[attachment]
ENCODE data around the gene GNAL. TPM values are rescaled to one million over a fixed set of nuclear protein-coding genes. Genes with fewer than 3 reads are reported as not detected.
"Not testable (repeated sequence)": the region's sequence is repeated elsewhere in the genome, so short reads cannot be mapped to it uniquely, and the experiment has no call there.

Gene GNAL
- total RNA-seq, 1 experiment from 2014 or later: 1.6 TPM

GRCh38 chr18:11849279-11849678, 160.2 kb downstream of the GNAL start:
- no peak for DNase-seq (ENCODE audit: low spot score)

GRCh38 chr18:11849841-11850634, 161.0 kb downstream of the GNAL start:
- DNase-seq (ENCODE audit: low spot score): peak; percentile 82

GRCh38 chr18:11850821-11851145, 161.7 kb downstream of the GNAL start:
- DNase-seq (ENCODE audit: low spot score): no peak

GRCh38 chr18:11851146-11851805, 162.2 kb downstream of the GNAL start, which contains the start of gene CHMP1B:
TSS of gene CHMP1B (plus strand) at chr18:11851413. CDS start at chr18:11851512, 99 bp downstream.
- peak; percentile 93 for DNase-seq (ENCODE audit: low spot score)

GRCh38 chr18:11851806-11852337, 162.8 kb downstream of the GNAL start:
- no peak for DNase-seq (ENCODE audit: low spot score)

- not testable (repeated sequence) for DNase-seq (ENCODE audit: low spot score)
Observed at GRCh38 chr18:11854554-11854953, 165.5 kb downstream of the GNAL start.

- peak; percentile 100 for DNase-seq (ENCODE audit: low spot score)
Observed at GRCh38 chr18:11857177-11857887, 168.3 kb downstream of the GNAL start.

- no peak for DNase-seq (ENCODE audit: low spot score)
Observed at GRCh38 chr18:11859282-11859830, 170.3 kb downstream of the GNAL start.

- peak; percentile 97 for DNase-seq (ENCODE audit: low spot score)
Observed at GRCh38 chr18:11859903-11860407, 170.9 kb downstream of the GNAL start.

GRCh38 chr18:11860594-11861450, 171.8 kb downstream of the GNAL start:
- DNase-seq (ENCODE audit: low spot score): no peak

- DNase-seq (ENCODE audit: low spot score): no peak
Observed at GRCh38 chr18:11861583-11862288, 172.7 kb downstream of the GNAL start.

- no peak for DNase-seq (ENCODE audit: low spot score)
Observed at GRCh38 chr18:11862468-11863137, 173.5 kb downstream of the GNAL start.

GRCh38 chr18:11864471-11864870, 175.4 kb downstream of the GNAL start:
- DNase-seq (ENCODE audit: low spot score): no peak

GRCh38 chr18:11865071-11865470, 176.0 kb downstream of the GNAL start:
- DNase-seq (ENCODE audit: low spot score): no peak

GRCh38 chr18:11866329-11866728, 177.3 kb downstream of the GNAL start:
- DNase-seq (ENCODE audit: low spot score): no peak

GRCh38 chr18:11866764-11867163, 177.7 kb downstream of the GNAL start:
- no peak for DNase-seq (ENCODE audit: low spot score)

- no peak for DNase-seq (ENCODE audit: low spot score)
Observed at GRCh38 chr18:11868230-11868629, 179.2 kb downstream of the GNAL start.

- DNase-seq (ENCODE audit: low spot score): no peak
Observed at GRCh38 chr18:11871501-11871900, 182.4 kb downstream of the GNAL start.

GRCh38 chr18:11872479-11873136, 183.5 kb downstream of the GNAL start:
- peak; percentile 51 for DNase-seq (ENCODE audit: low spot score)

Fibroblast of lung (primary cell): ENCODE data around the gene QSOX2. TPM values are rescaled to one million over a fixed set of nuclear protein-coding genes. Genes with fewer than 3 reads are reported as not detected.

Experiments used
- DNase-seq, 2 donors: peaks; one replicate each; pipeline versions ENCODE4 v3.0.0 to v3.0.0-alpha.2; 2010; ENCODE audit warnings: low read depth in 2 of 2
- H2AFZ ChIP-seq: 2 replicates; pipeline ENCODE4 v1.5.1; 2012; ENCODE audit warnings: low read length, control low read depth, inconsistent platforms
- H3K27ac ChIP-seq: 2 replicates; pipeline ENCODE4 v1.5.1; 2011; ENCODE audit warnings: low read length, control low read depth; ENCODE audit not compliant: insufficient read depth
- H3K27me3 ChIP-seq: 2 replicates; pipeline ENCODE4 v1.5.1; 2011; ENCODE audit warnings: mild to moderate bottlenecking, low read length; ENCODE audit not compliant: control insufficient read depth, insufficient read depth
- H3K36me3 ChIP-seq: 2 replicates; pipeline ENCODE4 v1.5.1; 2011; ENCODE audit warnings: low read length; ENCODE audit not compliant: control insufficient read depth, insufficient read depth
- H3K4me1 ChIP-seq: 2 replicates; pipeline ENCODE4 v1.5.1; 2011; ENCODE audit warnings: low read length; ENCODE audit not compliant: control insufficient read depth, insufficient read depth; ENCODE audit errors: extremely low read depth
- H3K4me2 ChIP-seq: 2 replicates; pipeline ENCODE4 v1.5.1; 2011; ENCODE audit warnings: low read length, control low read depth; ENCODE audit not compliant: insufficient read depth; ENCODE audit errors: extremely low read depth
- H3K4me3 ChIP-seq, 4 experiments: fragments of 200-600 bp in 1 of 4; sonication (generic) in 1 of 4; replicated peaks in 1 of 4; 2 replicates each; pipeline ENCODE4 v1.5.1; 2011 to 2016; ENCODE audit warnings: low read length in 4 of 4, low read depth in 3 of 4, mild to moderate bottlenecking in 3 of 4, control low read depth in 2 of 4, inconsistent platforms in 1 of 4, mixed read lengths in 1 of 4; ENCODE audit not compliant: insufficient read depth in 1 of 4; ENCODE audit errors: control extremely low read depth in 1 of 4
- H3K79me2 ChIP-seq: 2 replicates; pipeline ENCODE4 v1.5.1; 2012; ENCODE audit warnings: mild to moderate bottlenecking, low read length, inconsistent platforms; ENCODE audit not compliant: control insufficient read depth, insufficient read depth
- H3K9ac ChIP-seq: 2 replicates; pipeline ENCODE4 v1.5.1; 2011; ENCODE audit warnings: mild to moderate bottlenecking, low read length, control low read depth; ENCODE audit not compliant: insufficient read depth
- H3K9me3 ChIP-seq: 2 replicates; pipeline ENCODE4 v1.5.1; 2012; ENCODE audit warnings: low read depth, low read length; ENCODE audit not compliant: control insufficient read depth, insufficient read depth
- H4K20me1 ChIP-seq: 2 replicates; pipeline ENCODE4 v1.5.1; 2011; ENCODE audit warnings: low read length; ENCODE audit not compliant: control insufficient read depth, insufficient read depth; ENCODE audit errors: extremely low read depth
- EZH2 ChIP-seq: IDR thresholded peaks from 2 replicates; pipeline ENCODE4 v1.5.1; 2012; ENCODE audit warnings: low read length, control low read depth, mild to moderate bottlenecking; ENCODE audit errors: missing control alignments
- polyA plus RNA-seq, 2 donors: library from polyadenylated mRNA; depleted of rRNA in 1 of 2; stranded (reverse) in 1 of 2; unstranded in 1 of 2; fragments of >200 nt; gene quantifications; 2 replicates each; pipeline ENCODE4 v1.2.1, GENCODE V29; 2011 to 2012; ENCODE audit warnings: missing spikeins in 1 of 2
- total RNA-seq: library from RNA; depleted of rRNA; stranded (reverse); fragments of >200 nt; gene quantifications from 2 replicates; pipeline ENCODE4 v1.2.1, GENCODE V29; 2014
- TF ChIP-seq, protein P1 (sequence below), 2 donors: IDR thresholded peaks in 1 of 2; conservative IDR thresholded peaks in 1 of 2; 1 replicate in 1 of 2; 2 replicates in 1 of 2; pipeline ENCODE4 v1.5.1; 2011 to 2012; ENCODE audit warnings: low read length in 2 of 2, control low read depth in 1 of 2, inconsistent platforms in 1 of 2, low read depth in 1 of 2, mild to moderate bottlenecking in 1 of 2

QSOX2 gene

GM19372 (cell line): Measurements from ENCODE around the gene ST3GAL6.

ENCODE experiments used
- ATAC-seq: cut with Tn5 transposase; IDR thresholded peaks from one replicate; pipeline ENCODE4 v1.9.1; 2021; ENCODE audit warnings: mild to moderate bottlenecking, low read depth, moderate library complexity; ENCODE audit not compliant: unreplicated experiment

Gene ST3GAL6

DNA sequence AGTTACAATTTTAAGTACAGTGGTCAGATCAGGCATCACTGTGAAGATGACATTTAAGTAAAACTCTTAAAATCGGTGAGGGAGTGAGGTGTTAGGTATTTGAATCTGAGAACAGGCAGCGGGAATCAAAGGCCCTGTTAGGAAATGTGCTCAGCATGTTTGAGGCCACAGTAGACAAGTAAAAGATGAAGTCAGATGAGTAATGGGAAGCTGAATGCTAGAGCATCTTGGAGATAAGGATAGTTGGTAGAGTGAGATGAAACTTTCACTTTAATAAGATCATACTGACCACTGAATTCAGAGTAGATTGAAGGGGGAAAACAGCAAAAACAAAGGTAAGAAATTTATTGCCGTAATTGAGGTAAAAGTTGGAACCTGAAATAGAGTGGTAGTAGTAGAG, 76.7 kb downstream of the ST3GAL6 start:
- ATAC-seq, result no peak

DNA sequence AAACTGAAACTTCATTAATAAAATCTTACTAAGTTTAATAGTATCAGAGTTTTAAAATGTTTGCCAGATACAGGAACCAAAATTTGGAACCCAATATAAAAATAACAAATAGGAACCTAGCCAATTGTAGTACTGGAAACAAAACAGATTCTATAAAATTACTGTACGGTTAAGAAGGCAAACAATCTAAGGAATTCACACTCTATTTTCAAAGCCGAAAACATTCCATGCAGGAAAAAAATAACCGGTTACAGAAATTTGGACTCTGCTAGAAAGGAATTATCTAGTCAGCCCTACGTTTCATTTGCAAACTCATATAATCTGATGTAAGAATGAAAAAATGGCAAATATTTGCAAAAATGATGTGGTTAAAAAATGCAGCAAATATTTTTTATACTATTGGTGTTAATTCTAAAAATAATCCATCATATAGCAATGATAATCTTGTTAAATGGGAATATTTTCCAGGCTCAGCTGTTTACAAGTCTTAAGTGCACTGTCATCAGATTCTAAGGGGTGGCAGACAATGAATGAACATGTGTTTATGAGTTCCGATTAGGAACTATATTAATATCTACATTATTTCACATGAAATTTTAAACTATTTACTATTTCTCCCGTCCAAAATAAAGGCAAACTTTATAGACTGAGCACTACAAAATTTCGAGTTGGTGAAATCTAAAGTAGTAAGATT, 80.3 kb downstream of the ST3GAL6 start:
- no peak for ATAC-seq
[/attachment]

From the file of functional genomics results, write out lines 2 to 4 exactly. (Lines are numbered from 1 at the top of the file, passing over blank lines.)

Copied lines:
"Not testable (repeated sequence)": the region's sequence is repeated elsewhere in the genome, so short reads cannot be mapped to it uniquely, and the experiment has no call there.

Gene GNAL
- total RNA-seq, 1 experiment from 2014 or later: 1.6 TPM